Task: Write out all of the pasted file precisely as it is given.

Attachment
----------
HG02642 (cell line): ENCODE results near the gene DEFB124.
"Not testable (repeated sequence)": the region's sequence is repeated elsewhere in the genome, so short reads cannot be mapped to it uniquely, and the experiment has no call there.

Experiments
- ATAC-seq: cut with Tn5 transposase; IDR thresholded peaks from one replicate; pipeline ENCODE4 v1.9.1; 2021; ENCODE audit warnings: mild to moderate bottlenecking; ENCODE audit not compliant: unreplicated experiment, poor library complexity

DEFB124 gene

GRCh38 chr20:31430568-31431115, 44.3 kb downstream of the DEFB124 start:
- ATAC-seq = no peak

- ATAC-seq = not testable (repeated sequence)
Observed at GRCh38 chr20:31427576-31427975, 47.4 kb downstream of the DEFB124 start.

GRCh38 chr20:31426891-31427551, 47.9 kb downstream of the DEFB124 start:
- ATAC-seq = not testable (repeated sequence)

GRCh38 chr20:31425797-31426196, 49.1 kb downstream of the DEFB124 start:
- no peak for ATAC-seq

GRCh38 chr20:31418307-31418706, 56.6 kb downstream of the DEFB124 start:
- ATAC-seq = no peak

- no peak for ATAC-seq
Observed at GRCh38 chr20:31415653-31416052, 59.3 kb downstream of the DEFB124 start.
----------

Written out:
HG02642 (cell line): ENCODE results near the gene DEFB124.
"Not testable (repeated sequence)": the region's sequence is repeated elsewhere in the genome, so short reads cannot be mapped to it uniquely, and the experiment has no call there.

Experiments
- ATAC-seq: cut with Tn5 transposase; IDR thresholded peaks from one replicate; pipeline ENCODE4 v1.9.1; 2021; ENCODE audit warnings: mild to moderate bottlenecking; ENCODE audit not compliant: unreplicated experiment, poor library complexity

DEFB124 gene

GRCh38 chr20:31430568-31431115, 44.3 kb downstream of the DEFB124 start:
- ATAC-seq = no peak

- ATAC-seq = not testable (repeated sequence)
Observed at GRCh38 chr20:31427576-31427975, 47.4 kb downstream of the DEFB124 start.

GRCh38 chr20:31426891-31427551, 47.9 kb downstream of the DEFB124 start:
- ATAC-seq = not testable (repeated sequence)

GRCh38 chr20:31425797-31426196, 49.1 kb downstream of the DEFB124 start:
- no peak for ATAC-seq

GRCh38 chr20:31418307-31418706, 56.6 kb downstream of the DEFB124 start:
- ATAC-seq = no peak

- no peak for ATAC-seq
Observed at GRCh38 chr20:31415653-31416052, 59.3 kb downstream of the DEFB124 start.